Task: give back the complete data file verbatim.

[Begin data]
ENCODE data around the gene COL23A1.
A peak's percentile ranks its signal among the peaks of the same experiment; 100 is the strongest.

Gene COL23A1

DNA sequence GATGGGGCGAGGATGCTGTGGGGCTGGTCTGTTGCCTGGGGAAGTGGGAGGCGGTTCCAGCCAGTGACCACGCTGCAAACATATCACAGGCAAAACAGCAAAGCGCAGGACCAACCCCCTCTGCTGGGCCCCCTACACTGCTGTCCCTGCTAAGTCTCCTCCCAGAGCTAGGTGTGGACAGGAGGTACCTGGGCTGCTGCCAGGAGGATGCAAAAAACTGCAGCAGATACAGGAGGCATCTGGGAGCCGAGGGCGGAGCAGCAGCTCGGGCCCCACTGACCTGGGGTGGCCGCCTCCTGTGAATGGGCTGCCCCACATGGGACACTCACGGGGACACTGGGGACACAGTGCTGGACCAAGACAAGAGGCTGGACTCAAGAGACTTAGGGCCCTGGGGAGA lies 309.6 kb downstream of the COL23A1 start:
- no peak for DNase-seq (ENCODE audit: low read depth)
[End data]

ENCODE data around the gene COL23A1.
A peak's percentile ranks its signal among the peaks of the same experiment; 100 is the strongest.

Gene COL23A1

DNA sequence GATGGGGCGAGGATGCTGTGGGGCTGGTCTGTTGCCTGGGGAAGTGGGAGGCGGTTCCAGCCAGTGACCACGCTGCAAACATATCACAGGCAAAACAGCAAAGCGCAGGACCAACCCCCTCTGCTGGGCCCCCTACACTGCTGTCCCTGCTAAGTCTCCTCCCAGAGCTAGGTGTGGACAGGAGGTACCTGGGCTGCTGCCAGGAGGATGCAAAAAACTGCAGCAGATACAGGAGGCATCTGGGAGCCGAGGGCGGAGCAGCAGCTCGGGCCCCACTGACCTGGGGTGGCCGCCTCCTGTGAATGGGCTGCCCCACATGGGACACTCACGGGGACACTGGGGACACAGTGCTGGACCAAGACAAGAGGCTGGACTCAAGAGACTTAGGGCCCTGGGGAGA lies 309.6 kb downstream of the COL23A1 start:
- no peak for DNase-seq (ENCODE audit: low read depth)